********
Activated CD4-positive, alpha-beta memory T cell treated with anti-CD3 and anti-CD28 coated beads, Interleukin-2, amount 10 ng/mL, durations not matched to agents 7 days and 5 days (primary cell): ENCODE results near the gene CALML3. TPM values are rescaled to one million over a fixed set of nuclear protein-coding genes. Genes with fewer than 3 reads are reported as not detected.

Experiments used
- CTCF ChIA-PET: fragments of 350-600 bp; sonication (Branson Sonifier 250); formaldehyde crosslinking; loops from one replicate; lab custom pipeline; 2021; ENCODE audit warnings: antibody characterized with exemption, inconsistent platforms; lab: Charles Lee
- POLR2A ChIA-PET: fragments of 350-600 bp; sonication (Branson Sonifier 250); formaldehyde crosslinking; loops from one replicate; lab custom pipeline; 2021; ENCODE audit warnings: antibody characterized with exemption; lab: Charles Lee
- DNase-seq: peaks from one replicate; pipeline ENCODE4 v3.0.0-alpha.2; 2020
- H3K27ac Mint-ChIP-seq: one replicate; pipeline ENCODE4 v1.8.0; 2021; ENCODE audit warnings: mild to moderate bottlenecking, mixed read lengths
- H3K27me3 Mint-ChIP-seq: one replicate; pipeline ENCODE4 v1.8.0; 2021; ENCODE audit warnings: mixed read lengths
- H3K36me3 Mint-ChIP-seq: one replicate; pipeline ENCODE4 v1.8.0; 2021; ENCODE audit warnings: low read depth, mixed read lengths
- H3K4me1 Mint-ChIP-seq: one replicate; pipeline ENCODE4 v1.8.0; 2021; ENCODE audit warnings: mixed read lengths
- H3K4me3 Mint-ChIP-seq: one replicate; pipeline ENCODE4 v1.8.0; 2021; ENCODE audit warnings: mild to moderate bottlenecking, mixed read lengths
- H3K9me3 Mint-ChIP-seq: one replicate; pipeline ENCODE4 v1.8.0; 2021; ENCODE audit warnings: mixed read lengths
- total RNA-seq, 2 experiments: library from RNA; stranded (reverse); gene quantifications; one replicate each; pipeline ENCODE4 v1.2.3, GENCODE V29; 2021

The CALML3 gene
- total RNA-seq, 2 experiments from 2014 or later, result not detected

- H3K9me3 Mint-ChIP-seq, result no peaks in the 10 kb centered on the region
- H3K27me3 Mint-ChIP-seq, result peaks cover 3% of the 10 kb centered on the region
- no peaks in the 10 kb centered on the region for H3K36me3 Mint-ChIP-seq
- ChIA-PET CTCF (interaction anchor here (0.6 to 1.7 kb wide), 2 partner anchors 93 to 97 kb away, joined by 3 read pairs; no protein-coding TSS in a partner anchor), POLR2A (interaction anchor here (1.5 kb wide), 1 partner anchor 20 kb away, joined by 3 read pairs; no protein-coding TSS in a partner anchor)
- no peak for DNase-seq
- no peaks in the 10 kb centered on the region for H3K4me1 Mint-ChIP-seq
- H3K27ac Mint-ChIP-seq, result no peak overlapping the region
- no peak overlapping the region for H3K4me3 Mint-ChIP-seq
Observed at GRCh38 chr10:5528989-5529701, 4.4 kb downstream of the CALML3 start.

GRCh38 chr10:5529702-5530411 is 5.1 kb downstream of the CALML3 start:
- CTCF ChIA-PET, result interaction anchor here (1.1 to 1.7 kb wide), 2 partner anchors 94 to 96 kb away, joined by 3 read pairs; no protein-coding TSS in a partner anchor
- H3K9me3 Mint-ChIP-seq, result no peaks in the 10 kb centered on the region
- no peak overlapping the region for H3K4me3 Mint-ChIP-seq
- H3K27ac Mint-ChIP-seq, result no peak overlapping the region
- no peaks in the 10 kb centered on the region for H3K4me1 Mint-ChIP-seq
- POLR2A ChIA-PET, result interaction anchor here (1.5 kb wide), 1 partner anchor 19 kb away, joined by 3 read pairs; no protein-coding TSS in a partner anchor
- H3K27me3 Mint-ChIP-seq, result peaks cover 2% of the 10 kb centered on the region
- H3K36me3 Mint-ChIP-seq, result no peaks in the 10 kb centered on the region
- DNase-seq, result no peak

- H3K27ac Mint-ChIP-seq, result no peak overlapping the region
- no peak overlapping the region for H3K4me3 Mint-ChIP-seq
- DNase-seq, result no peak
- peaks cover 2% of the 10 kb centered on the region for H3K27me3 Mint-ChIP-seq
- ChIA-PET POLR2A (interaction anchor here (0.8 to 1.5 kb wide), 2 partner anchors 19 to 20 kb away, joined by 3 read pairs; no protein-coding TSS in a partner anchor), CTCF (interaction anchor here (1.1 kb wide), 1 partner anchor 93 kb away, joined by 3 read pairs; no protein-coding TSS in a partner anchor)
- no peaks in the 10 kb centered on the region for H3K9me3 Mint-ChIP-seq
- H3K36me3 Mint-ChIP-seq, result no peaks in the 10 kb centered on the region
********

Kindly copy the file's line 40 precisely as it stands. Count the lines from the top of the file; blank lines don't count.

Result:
- H3K36me3 Mint-ChIP-seq, result no peaks in the 10 kb centered on the region